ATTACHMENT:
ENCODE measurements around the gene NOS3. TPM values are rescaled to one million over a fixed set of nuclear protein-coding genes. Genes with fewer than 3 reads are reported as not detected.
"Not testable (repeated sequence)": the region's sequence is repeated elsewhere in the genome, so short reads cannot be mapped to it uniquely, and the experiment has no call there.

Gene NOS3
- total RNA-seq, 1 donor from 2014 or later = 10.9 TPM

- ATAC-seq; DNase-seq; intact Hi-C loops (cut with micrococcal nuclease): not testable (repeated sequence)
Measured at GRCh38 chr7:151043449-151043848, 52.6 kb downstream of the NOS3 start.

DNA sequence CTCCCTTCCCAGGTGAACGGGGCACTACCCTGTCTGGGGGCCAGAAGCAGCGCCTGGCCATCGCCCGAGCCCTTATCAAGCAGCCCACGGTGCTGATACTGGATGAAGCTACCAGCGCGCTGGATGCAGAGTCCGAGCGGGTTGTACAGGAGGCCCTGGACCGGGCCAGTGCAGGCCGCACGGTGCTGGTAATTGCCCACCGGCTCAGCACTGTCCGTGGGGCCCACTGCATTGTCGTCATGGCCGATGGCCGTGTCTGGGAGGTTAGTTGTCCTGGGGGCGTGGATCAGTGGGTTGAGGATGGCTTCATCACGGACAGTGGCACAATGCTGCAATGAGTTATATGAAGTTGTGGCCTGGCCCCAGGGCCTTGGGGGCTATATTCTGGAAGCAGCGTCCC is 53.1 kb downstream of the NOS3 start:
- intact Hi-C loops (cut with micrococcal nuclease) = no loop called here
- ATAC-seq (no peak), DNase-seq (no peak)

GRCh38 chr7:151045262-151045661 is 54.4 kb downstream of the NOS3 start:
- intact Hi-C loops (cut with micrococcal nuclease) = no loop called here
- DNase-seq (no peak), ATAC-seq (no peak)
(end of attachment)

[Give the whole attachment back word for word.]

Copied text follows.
ENCODE measurements around the gene NOS3. TPM values are rescaled to one million over a fixed set of nuclear protein-coding genes. Genes with fewer than 3 reads are reported as not detected.
"Not testable (repeated sequence)": the region's sequence is repeated elsewhere in the genome, so short reads cannot be mapped to it uniquely, and the experiment has no call there.

Gene NOS3
- total RNA-seq, 1 donor from 2014 or later = 10.9 TPM

- ATAC-seq; DNase-seq; intact Hi-C loops (cut with micrococcal nuclease): not testable (repeated sequence)
Measured at GRCh38 chr7:151043449-151043848, 52.6 kb downstream of the NOS3 start.

DNA sequence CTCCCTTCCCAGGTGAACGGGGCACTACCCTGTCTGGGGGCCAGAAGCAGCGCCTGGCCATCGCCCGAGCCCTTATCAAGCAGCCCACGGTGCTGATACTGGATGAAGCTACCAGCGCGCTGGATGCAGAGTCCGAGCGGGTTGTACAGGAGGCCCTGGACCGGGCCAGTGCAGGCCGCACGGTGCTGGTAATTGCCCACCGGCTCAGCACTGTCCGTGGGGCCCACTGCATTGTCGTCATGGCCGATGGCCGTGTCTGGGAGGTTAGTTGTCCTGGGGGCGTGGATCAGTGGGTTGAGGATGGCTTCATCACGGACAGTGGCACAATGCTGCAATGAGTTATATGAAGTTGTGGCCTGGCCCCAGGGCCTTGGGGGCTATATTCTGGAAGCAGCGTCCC is 53.1 kb downstream of the NOS3 start:
- intact Hi-C loops (cut with micrococcal nuclease) = no loop called here
- ATAC-seq (no peak), DNase-seq (no peak)

GRCh38 chr7:151045262-151045661 is 54.4 kb downstream of the NOS3 start:
- intact Hi-C loops (cut with micrococcal nuclease) = no loop called here
- DNase-seq (no peak), ATAC-seq (no peak)